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José Eduardo dos Santos, Longtime Angolan Ruler, Dies at 79

As Angola’s president for 38 years, Mr. dos Santos ended the country’s civil war. He also launched an economic boom, but it mainly benefited his family and friends.

José Eduardo dos Santos, a onetime Soviet-trained fighter against Portuguese colonial rule who in nearly four decades as Angola’s president became one of Africa’s longest-serving rulers — and was also accused of corruption on a grand scale — died on Friday in Barcelona, Spain, where he had been living in self-imposed exile. He was 79.

His death was announced on social media by the government of Angola, which said he died after a prolonged illness.

Under Mr. dos Santos’s rule, Angola fought and eventually won an enduring civil war against rebels backed by South Africa and the United States and supported insurgents challenging white minority rule in Namibia and South Africa. But he was widely accused of corruption and nepotism, and the economic boom he presided over benefited mainly his family and a coterie of advisers.

His daughter Isabel dos Santos ran the country’s state oil company and became Africa’s wealthiest woman, with a fortune once estimated by Forbes magazine at $3.5 billion. His son José Filomeno de Sousa dos Santos ran the country’s $5 billion sovereign wealth fund.

Inscrutable and wily in his politics, Mr. dos Santos was seen as a muscular player in regional diplomacy, steering events in the neighboring Democratic Republic of Congo and in Namibia to the south to secure his position at home.

His country also became a rear base for insurgents from the African National Congress fighting against apartheid rule in South Africa, and from the South West Africa People’s Organization, or SWAPO, fighting to end South African control of Namibia.

Like his predecessor, Agostinho Neto, independent Angola’s first president, Mr. dos Santos sought and received military assistance from Cuba at a time when rival superpowers had turned Africa into a Cold War checkerboard of proxy wars and ideological contests. Thousands of Cuban troops were stationed on Angolan soil to buttress his party, the Popular Movement for the Liberation of Angola, or MPLA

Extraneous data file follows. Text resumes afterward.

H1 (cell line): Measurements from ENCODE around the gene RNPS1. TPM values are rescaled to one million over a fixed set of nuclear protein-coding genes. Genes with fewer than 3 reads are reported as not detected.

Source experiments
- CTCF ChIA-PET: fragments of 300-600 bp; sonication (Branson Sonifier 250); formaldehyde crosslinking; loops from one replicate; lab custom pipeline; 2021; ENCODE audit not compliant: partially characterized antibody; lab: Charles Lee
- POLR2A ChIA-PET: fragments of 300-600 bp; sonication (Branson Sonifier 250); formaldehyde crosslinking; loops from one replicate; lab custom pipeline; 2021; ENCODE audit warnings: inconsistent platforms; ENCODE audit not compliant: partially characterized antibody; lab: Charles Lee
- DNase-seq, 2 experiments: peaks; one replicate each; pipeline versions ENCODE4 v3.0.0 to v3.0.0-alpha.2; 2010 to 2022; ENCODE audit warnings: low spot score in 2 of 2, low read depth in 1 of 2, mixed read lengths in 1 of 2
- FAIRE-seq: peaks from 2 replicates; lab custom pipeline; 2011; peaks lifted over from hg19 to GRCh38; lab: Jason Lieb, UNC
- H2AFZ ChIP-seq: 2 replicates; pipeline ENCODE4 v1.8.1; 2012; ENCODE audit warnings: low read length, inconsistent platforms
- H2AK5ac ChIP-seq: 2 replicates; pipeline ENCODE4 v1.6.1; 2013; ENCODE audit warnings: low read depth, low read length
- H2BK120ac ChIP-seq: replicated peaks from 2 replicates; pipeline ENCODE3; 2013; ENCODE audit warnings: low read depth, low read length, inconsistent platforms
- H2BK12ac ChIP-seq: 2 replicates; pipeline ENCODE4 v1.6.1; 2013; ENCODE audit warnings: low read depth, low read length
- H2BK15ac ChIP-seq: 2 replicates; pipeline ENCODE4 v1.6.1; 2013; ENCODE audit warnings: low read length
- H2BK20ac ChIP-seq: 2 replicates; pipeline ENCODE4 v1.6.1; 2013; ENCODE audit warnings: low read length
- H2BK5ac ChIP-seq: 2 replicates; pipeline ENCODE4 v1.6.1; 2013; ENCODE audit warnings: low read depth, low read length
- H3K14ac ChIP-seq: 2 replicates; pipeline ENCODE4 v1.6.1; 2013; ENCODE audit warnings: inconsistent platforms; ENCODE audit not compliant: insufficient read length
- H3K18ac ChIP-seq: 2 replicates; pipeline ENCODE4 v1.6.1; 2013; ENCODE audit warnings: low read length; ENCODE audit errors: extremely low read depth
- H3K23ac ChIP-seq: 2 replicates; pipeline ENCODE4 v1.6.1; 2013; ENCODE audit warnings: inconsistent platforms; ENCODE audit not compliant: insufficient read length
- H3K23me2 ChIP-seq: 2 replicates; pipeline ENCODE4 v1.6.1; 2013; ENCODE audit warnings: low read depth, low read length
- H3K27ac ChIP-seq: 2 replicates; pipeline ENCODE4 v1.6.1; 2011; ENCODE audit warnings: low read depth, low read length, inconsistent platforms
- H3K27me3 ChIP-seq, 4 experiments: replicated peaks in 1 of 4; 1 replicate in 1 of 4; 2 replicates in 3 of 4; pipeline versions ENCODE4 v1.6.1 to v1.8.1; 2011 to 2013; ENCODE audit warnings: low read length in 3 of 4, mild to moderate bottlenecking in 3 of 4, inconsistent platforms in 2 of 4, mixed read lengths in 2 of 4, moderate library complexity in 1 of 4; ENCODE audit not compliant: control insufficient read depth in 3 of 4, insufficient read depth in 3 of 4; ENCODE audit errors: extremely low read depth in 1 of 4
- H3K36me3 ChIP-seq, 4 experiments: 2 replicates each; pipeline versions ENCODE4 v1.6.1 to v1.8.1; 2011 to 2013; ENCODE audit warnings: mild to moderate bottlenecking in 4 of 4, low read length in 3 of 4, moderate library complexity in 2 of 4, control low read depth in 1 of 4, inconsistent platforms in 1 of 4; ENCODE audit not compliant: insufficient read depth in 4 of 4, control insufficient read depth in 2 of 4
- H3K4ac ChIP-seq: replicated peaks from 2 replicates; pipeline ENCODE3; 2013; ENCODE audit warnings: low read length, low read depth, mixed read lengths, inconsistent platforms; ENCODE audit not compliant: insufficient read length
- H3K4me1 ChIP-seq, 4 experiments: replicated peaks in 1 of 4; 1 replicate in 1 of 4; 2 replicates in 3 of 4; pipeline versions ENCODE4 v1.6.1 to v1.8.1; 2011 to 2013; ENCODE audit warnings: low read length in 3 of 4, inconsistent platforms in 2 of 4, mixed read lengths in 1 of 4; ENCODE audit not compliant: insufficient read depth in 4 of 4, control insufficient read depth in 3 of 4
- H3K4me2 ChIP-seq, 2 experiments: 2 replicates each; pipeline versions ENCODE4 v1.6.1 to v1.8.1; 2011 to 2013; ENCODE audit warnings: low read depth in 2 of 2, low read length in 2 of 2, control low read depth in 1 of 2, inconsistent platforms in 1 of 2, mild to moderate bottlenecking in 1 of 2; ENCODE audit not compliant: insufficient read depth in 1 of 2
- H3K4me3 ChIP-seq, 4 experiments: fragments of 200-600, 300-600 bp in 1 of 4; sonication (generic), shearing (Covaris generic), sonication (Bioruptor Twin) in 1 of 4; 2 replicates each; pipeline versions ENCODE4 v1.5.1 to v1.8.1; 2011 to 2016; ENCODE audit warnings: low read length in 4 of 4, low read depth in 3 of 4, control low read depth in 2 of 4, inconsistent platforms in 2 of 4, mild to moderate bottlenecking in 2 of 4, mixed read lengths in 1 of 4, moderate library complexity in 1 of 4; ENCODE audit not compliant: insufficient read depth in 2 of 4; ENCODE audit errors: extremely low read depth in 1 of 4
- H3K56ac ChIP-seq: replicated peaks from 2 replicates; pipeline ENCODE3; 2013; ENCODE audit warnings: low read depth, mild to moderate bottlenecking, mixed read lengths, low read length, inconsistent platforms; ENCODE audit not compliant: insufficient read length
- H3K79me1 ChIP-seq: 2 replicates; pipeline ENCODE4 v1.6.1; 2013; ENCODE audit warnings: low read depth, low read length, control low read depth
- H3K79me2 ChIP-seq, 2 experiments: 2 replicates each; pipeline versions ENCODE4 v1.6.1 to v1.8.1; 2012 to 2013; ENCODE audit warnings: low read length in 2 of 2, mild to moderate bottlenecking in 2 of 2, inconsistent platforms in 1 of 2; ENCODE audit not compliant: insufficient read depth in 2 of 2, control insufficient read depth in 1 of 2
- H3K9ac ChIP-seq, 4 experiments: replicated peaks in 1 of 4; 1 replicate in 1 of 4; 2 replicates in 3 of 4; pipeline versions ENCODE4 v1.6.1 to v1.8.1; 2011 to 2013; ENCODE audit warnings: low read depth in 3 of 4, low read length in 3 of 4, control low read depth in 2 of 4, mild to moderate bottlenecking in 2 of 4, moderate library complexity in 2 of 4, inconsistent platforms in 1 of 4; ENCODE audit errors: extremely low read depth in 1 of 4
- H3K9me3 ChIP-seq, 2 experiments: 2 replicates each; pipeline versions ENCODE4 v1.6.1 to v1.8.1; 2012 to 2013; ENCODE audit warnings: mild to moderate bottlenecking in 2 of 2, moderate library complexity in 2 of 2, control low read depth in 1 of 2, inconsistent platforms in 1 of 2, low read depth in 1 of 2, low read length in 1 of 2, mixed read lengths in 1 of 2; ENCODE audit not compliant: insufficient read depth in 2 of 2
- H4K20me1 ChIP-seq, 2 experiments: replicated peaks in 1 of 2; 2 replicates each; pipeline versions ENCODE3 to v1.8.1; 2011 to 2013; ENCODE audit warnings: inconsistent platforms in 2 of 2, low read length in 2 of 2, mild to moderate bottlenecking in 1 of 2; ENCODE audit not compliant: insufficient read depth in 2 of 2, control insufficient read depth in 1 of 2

Mr. dos Santo with Fidel Castro of Cuba in Havana in 1980. Cuba sent hundreds of combat troops to support Mr. dos Santos’s faction in Angola’s civil war.

Mr. dos Santo with Fidel Castro of Cuba in Havana in 1980. Cuba sent hundreds of combat troops to support Mr. dos Santos’s faction in Angola’s civil war.

His diplomacy was central to an accord in 1989 among South Africa, Cuba and Angola that allowed Namibia to declare its independence under a SWAPO government in 1990 after the withdrawal of Cuban forces from Angola.

Mr. dos Santos ruled his country for 38 years, from Mr. Neto’s death in 1979 — four years after Angola won independence from Portugal — until 2017, when he stepped down voluntarily as president, though not as leader of the dominant political party, the MPLA — a position he relinquished a year later.

His decades in power placed him in the uppermost reaches of a league of longtime African rulers, including Robert Mugabe of Zimbabwe and President Teodoro Obiang Nguema Mbasogo of Equatorial Guinea.

When he left the presidency, he was replaced by a chosen successor, João Lourenço, the country’s defense minister.

By that time, Mr. dos Santos had spent several years maneuvering family members into positions of staggering economic clout, and Angola, rich in diamonds and oil, had become infamous for its startling inequality. In its days as a liberation movement, the MPLA professed a belief in Marxism-Leninism, but it later switched its ideology to social democracy.

Mr. dos Santos in 2017, the year he stepped down as president and handed the reins to João Lourenço, Angola’s defense minister.Credit…Marco Longari/Agence France-Presse — Getty Images

Expensive imported sports cars plied the streets of Luanda, the capital, and wealthy Angolans vacationed in luxurious Portuguese resorts, while many Angolans subsisted on pittances, denied health care and hope.

Source: The New York Times

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